The pleasure that Palmedo derives from art in all its manifestations is a defining characteristic of his persona. He writes, “There are times looking at a sculpture when I am profoundly struck by the absolute perfection of the relationship between all of its elements and for a brief moment I experience something as close to joy that a physical object can grant.” This magnificent book brings the willing reader into that delightful state.

Palmedo will be speaking and signing copies of his book at The Long Island Museum, 1200 Route 25A, Stony Brook on Friday, Nov. 20, at 5 p.m. The book may also be purchased from the publisher, Schiffer Publishing, Ltd., the gift shop of The Long Island Museum, and at

Three Village gathers in footprint of former Capital One building to open new arts center

A scene from Tuesday’s ribbon-cutting ceremony at the Reboli Center in Stony Brook. Photo by Phil Corso

A group of dedicated Three Villagers has blended together a perfect cocktail of art and history, and anyone passing through historic Stony Brook village can have a taste.

The Reboli Center for Art and History held its ceremonial ribbon cutting in the company of founders and supporters on Tuesday morning while standing within the footprint of what used to be a Capital One bank. But they did much more than snip a piece of blue ribbon — they ushered in a new era in Stony Brook history, where North Shore residents can admire work from the late Joe Reboli of Setauket and take part in artistic and historic programming delving into the story of Three Village, Suffolk County and Long Island.

“It has been my dream, ever since he passed away, to have a place where the community can come and see his work,” said Lois Reboli, wife of the late artist. “He loved this community, he was very involved in the community and I am just beyond excited about this opportunity.”

Joe Reboli was born and raised on Main Street, not far from where his name was memorialized on Tuesday. He and his family had a long history in the area: His grandfather ran a business across the street, and his aunt worked in the same building when it was a bank decades ago.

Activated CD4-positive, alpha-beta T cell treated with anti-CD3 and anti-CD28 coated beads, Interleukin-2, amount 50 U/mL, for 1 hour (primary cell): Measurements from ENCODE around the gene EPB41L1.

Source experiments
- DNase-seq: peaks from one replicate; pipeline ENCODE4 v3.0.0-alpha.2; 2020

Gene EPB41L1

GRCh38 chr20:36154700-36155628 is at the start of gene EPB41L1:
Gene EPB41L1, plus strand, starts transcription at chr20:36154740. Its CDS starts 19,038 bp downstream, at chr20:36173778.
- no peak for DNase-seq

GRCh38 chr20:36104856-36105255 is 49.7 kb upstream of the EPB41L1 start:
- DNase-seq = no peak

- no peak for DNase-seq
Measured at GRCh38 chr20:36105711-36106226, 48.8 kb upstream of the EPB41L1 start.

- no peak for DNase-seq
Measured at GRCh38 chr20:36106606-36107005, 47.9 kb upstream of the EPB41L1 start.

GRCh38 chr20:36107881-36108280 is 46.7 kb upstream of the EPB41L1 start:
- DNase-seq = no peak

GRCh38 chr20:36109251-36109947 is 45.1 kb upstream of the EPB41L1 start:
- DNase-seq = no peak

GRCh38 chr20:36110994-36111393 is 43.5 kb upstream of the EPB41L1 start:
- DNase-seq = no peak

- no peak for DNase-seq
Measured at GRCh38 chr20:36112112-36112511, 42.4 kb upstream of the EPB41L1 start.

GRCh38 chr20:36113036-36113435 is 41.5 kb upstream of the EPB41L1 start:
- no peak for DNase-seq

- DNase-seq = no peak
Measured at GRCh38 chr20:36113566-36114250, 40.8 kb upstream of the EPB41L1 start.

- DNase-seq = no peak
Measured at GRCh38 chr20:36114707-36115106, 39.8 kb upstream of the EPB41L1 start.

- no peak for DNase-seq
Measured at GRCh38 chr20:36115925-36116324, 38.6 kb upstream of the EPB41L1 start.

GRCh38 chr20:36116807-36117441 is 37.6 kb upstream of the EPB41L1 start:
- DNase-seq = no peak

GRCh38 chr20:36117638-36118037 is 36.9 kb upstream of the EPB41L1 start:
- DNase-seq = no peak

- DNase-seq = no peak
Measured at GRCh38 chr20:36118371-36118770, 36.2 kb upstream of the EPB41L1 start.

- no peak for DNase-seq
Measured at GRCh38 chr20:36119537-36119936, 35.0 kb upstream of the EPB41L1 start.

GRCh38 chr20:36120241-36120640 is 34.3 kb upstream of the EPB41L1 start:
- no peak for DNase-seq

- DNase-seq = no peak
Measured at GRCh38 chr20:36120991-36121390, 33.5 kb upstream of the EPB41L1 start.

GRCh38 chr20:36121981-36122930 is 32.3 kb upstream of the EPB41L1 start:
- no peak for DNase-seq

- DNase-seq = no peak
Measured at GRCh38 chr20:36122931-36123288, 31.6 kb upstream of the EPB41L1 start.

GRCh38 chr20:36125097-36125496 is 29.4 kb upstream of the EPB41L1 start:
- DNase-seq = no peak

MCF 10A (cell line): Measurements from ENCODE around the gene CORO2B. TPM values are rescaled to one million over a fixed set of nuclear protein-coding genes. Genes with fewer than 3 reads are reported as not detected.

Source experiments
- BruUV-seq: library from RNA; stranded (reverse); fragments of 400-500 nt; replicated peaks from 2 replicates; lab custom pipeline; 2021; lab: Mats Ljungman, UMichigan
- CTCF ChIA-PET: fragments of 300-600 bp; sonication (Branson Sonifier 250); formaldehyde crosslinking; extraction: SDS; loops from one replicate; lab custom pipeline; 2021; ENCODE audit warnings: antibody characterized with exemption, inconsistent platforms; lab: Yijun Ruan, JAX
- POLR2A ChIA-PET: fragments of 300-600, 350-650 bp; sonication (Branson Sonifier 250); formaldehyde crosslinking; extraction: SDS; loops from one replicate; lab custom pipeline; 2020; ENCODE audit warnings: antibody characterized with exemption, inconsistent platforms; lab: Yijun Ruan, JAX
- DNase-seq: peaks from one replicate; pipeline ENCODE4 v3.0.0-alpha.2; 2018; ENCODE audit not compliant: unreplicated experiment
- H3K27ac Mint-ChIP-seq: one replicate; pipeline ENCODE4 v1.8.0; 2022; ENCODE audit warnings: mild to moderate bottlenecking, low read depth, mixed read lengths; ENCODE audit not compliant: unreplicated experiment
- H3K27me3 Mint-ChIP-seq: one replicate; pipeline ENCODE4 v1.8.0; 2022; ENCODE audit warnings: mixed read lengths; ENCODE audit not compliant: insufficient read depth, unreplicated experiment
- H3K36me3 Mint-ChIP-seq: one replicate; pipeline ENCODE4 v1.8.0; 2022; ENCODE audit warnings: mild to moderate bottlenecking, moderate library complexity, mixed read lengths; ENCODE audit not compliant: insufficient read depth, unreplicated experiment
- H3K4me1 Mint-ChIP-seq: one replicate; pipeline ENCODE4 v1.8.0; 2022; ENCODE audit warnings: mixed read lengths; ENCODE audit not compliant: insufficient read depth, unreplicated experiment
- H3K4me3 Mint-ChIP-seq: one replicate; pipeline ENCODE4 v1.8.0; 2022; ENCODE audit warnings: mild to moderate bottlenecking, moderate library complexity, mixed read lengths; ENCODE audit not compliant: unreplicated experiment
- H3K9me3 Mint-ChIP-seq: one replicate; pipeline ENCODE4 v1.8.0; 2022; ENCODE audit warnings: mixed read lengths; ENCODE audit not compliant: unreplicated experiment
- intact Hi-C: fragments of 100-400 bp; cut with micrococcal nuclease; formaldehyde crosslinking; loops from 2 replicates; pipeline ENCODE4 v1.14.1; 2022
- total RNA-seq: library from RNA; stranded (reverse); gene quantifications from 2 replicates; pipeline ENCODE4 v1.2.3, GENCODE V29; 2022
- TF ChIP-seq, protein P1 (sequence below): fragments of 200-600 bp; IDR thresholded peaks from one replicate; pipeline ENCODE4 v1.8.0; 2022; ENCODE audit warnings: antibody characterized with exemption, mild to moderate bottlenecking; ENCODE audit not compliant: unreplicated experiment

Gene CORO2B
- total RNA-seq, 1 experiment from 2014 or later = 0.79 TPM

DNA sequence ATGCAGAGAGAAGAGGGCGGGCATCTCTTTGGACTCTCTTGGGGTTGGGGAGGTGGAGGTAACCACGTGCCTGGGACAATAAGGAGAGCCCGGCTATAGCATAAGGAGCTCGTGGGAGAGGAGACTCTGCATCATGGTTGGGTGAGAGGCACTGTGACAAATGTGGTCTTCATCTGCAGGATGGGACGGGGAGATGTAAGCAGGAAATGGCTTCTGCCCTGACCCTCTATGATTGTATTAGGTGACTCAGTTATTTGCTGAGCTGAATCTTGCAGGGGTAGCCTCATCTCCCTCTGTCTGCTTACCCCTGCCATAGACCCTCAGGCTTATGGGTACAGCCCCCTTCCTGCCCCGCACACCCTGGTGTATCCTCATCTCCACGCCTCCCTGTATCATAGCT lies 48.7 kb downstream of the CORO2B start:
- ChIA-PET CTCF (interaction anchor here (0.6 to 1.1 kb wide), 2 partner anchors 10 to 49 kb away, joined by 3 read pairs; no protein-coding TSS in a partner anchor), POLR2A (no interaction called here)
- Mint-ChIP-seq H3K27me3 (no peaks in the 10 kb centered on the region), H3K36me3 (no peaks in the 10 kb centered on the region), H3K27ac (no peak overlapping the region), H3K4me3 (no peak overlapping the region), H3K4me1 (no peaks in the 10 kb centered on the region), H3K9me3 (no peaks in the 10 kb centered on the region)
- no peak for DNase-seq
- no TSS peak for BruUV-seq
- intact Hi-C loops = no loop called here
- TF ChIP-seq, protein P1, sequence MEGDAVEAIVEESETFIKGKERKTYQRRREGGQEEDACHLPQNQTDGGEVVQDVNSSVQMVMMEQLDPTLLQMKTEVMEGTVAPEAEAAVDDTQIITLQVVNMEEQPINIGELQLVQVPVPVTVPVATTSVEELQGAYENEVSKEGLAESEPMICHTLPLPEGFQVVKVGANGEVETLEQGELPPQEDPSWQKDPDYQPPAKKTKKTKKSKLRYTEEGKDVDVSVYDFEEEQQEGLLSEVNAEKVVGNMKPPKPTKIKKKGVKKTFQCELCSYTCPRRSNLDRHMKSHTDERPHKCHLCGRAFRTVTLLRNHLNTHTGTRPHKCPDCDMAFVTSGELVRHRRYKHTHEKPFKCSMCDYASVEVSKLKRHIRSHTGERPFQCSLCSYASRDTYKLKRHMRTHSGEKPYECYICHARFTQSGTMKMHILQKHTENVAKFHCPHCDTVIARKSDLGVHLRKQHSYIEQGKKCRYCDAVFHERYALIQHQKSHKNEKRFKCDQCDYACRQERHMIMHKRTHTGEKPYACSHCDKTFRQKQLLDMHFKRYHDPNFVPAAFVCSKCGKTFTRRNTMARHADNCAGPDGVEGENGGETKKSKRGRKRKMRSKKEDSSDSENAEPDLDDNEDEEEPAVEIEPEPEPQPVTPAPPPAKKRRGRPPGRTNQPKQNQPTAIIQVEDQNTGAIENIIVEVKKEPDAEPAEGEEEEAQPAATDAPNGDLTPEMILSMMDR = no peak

He died in 2004 at age 58 after being diagnosed with small cell lung cancer. Since his death, Lois Reboli has been attending makeshift meetings at coffee and kitchen tables across Three Village with a squad self-identified as The Rebolians, working to make sure Joe Reboli’s story lived on. The list of names added to that squad has not stopped growing since his death.

Joe Reboli and his work line the walls of the new art and history center. Photo by Phil Corso
Joe Reboli and his work line the walls of the new art and history center. Photo by Phil Corso

One of the first people to make that list was Colleen Hanson, who worked as executive director of Three Village’s Gallery North from January 2000 until her retirement in September 2010. She worked alongside Lois Reboli after the artist passed and also helped launch the first Reboli Wet Paint Festival weekend at Gallery North in 2005. She said it was a long-standing mission of hers to honor Joe Reboli and keep his work at the forefront of the Three Village conversation.

“I made a vow that we would do something for him,” she said. “If we were to find a space, it had to be in Three Village and it had to have a Joe-like feeling. Now, I pinch myself and think, ‘This is so cool.’ We love this community. We want it to be even better and richer for everybody, and I see this as a beautiful upbeat place where people want to be.”

Lois Reboli started to see her team assemble before her eyes, with Hanson and former Gallery North assistant to the executive director, B.J. Intini. The three dubbed themselves the “tres amigas,” and that nickname followed them all the way to Tuesday’s ribbon cutting.

The founders received help from many along the way, but there was one significant piece of assistance they said they never saw coming.

State Assemblyman Steve Englebright (D-Setauket) was in talks with Lois Reboli regarding the potential creation of a Reboli arts center, and he helped the “tres amigas” create a not-for-profit called the Friends of Joseph Reboli, with a mission of collecting, preserving and exhibiting artwork and artifacts related to Joe Reboli. The group filed for federal 501(c)(3) status in 2012.